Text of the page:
General surgery

The researches find that the indications for free tissue transfer have expanded since the advent of microsurgery over the last 50 years. However, microsurgery on vessels containing calcified plaque presents several unique technical challenges. As calcified vessels thicken, they become stiff and difficult to handle during surgery. Needle and anastomotic holes may remain patent, leading to leaks as elasticity is lost. Plaque formation lead to intimal delamination by the action of the needle being drive through the vessel wall. Several simple solutions can facilitate success when performing micro-anastomoses between 2 calcified vessels.

The advent of microsurgery

The intimal and medial layers of the arterial wall can become calcified and inelastic with advanced age when loss of elastin and plaque deposition are abetted by hyperlipidemia, diabetes; and renal insufficiency. The fragile intima of vasculopathic vessels easily delaminates. Intimal delamination address by passing a needle from the luminal side to the adventitial side of the artery; effectively tacking the intima to the surrounding media and adventitia in the wall of the artery. Microsurgical suture is generally single arm; making it necessary to pass the suture from adventitia to the lumen on one vessel end and subsequently from the lumen to adventitia on the other vessel being anastomos.

The first half of this process can push the intima away from the media; creating an area of delamination, and potential nidus for thrombosis. Interposition vein grafting for calcified vessel anastomoses can optimize the problem of intimal delamination by suturing from tunica externa to the lumen of the vein graft and the lumen to adventitia of the calcified artery. The same process undertake at the other end of the graft; tacking the arterial intima up and preventing delamination.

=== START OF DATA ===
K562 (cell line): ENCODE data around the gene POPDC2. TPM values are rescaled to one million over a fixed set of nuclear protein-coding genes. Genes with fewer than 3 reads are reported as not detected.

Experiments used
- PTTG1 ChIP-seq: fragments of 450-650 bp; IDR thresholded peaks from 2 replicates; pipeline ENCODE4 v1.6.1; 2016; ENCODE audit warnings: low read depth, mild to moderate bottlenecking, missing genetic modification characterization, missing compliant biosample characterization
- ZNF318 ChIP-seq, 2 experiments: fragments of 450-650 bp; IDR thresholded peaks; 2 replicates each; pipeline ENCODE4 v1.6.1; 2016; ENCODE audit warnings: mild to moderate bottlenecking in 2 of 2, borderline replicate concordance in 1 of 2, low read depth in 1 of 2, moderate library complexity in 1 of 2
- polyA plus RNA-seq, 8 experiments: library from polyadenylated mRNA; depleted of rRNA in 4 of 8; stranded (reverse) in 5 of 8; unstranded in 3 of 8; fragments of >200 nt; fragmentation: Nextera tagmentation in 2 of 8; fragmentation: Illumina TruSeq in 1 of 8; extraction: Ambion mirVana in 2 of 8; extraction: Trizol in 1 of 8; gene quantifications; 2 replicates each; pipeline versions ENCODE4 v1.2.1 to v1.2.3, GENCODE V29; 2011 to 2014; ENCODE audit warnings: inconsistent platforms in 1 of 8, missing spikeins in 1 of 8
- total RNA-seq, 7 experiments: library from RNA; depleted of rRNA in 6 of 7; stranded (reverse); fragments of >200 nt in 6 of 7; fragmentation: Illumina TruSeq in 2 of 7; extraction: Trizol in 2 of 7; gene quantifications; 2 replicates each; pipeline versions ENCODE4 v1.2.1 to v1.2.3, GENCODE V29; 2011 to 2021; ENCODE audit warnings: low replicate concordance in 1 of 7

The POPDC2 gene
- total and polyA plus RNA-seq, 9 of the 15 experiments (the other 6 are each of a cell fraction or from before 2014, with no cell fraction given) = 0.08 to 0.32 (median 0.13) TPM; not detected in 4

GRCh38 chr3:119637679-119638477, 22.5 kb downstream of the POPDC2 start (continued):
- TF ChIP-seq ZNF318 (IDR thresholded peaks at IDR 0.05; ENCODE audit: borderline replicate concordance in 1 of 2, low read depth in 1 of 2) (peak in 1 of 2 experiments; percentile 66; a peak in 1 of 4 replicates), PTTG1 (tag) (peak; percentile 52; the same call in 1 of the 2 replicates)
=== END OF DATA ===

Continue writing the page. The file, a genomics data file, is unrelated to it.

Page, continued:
The mobility of the vessel

Fragmentation of elastin and calcium deposits in vessel walls can also lead to poor handling quality when mobilizing vessels for anastomosis. Acute and chronic edema can further thicken vessel walls and encase the vascular tree in dense fibrotic tissue. These factors both limit the available length of vessel that is safely expose and decrease the mobility of the vessel that is dissect free.

Stiff handling characteristics make it more difficult to visualize the lumen after one or two sutures have been placed. Limited mobility can make the ergonomics of the anastomosis more challenging. Anastomosing two calcified vessels directly together can place two noncompliant surfaces in contact, creating a poor seal and subsequent leakage. Commonly used anticoagulants, such as aspirin and heparin, may exacerbate hematoma formation in this patient population.